Bundled in several sweatshirts and a knit hat, Rosa clenched her jaw when she wasn’t speaking. She constantly bounced her legs while her hands busied themselves rubbing the fronts and sides of her thighs. Invisible pains began, and she drew in long breaths, eyes shut. The cool weather made the pain worse; she’d told me this many times.
Four white coats marched into the room—the attending, the fellow who took Rosa’s history, the fellow Rosa usually saw, and another medical student. One, two, three, four white coats formed a semicircle around us. In the middle of the room seated in low chairs, Rosa and I bent our necks to look up at the faces of the ivory towers above us.
I met Rosa, a longtime patient of my internal medicine preceptor, at the beginning of my third year of medical school. Every month in the small exam room of an urban New England community clinic, we discussed her ulcerative colitis and mysterious leg pains. Eventually she scheduled her visits only on my clinic days. I was able to see her across the academic year because I participated in a longitudinal integrated clerkship (LIC). The program promoted patient-centered learning, and though I didn’t know what that was, I applied because it sounded like the kind of medicine I ultimately wanted to practice.
When Rosa had an appointment at a tertiary hospital’s colitis center, she asked if I would accompany her. I agreed—integral to the LIC is following patients across disciplines as well as time. She even asked if I could give her a ride and if we could travel together, but, since I only had a bicycle, I joined her there. A gastrointestinal fellow who Rosa had never met before took an interval history and stepped out. One white coat left. Four white coats returned.
In the exam room, the fellow gave a formal presentation. Forty-six year-old female with two-year history of treatment-resistant UC returns. The gastroenterologist told Rosa what he wanted to do next, and the second fellow piped in occasionally. My classmate, the medical student, never spoke. The visit ended when the attending physician told me to relay his plan to Rosa’s primary care doctor. One, two, three, four white coats marched out.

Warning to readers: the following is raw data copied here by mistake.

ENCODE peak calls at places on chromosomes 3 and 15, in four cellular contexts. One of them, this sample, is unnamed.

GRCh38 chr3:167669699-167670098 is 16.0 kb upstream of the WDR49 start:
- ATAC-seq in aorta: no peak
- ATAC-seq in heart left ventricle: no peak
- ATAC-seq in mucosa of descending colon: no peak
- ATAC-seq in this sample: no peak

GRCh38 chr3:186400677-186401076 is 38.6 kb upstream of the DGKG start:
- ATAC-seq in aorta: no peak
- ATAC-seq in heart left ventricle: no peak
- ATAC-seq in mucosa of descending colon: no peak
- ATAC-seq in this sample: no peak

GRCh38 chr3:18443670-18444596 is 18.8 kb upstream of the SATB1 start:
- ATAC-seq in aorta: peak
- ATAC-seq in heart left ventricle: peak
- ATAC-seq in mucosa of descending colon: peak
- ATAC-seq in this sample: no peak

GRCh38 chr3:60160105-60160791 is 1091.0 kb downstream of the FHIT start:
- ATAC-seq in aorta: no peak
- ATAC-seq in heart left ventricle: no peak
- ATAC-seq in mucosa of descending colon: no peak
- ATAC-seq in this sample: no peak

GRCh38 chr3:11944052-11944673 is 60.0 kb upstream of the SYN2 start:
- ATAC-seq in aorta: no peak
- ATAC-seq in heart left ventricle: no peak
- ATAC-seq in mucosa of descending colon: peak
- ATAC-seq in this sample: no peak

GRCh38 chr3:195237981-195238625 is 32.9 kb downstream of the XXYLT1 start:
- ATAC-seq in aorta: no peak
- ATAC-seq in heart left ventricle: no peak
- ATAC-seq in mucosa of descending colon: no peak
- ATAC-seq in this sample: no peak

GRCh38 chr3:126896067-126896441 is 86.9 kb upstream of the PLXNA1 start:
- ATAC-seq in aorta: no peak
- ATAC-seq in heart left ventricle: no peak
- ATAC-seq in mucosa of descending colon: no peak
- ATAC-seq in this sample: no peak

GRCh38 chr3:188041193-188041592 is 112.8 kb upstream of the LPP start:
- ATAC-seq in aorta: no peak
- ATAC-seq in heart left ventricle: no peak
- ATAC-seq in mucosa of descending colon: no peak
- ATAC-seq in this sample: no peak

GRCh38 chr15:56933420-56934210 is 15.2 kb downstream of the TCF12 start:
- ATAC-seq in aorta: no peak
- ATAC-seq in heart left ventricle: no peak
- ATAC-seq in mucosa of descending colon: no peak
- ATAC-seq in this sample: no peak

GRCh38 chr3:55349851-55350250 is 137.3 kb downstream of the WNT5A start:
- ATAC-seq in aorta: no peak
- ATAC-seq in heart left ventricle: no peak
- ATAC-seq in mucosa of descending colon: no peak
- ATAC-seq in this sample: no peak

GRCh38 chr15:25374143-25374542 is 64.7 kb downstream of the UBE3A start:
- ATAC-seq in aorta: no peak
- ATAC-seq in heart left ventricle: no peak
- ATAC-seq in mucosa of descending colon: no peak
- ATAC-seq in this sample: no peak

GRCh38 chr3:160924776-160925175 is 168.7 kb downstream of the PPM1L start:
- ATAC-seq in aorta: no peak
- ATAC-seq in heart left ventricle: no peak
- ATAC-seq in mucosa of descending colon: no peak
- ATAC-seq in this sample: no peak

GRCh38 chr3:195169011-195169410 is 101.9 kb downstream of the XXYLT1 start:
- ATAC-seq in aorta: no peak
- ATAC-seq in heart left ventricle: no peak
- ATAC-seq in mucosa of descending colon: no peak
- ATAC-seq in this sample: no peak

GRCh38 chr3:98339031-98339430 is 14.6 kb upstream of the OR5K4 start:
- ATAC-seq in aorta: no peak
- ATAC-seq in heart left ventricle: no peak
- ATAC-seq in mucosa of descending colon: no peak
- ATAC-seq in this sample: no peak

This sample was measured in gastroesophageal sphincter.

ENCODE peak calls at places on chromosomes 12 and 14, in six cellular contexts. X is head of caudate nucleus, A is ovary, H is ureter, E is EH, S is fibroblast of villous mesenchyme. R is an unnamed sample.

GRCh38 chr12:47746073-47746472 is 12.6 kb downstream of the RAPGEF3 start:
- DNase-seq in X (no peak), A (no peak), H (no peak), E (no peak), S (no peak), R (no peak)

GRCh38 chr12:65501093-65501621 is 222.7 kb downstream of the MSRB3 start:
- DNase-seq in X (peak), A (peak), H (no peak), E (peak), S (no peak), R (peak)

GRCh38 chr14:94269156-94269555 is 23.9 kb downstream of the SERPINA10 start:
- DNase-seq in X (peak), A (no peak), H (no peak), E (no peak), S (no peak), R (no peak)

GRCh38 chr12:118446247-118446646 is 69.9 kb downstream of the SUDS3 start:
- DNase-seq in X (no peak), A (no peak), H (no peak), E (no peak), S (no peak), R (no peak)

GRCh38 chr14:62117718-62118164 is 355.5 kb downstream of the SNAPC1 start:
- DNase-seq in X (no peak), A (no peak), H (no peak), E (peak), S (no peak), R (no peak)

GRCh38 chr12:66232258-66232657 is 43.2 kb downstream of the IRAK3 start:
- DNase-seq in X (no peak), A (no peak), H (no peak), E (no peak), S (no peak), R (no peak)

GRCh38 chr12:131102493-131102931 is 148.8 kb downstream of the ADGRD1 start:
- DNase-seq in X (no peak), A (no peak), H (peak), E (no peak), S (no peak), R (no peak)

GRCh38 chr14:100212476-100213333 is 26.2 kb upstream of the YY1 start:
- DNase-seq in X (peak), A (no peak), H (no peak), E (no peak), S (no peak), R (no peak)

A fifth white coat was missing from the lineup—mine. I could have been the fifth white coat, hovering silently above Rosa in that semicircle. Yet, sitting alongside her in the center of the room, I learned with Rosa instead of about Rosa. I observed care from her perspective; I stayed when the others walked out. This was patient-centered learning.
The two of us remained in our seats in the exam room, and, after a long exhale, Rosa turned to me. “So, what’s going to happen?” she asked. I became the English-to-English interpreter of the medical jargon and listened to her unasked questions. She put on another jacket to shield against the season’s chill and, for the first time, gave me a hug. The layers of her clothes were soft and thick. We’d see each other again at her next appointment.
On the way home from the hospital that day, I contemplated how close I had come to being the fifth white coat and how I would someday certainly be that fifth white coat to my unmet patients. Pedaling against the autumn chill, I vowed to always sit with my patients mentally even when standing above them physically, to imagine, at least for a second, the situation from their perspective, and to wear a white coat, not become one.
Sophia K. McKinley
Ms. McKinley is a medical student, Harvard Medical School, Boston, Massachusetts; e-mail: firstname.lastname@example.org.